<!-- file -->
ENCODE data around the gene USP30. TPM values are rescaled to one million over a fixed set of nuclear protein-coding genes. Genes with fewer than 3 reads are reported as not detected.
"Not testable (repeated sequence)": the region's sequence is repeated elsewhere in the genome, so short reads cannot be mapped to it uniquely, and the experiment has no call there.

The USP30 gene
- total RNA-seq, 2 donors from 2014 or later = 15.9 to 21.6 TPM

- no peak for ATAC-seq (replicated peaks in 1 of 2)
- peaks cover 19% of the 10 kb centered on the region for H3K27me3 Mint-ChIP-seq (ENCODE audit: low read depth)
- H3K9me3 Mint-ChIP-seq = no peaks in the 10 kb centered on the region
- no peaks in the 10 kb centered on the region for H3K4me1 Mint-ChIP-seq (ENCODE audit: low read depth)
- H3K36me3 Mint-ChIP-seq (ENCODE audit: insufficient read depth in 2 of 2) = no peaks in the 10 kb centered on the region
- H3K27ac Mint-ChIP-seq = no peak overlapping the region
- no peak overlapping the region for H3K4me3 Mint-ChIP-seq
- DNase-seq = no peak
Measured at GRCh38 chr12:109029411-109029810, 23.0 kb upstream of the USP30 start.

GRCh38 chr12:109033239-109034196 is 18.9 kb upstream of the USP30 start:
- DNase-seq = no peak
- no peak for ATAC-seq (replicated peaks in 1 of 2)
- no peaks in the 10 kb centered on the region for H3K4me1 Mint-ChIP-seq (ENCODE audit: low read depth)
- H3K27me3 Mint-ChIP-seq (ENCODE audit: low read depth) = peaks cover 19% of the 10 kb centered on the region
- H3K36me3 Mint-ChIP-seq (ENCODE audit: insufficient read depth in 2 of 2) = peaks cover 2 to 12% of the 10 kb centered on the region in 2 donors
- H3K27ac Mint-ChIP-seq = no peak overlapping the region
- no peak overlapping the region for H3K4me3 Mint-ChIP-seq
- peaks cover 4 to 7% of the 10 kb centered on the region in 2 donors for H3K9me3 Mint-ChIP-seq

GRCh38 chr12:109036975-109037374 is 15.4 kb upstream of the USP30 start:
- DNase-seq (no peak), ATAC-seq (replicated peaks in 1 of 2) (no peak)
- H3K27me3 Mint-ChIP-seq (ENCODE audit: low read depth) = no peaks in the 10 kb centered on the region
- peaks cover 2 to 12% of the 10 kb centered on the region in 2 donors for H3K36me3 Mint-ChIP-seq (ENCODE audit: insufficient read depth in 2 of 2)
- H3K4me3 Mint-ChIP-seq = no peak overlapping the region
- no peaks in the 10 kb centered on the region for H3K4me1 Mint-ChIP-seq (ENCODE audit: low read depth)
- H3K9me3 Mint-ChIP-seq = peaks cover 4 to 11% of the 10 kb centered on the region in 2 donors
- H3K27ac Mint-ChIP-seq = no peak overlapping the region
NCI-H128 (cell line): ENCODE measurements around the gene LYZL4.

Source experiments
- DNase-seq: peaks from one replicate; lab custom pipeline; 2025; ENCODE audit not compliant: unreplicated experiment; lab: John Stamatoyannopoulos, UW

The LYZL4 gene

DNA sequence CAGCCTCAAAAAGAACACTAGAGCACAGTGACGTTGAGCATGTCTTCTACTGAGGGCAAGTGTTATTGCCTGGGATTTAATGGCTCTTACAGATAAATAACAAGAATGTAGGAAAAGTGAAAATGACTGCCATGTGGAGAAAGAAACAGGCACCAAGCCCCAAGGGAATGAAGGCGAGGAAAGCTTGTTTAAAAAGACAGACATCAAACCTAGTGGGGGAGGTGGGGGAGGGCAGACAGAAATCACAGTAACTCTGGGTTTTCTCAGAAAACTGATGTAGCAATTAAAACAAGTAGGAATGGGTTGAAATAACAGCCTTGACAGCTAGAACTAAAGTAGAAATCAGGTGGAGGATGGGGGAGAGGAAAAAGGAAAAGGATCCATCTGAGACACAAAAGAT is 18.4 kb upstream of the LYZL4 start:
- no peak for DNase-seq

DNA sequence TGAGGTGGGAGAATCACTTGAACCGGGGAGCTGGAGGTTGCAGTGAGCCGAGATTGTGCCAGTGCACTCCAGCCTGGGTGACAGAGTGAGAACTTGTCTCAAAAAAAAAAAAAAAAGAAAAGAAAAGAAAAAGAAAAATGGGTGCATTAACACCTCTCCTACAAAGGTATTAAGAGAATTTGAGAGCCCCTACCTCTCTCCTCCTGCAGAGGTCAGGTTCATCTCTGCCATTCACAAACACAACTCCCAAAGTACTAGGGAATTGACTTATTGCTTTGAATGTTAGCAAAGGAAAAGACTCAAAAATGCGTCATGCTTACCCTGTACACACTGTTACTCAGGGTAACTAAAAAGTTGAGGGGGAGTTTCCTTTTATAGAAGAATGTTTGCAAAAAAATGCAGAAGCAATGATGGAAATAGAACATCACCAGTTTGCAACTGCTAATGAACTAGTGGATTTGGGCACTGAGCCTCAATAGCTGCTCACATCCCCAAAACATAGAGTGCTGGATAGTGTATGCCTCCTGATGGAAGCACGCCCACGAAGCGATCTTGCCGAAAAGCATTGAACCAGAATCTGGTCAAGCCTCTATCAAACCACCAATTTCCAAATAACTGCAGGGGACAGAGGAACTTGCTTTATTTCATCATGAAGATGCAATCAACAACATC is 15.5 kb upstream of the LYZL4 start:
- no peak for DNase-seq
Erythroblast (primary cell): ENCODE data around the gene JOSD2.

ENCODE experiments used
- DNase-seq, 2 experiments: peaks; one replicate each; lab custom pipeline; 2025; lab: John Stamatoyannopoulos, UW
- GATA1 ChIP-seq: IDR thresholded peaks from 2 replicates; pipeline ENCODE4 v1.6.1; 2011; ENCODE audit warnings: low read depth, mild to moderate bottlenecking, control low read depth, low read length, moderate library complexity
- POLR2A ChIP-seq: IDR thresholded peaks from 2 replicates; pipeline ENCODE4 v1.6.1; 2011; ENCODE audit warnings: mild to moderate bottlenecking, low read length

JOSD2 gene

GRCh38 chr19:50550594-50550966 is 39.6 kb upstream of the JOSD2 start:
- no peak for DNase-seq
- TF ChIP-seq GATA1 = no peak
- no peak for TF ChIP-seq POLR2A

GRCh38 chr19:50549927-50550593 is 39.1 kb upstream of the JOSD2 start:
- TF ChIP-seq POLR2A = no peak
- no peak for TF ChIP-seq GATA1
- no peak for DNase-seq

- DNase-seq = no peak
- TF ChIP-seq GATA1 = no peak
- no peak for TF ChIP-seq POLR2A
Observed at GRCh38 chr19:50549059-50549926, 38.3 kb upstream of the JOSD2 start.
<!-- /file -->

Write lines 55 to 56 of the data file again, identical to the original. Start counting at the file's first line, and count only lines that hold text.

- no peak for TF ChIP-seq POLR2A
Observed at GRCh38 chr19:50549059-50549926, 38.3 kb upstream of the JOSD2 start.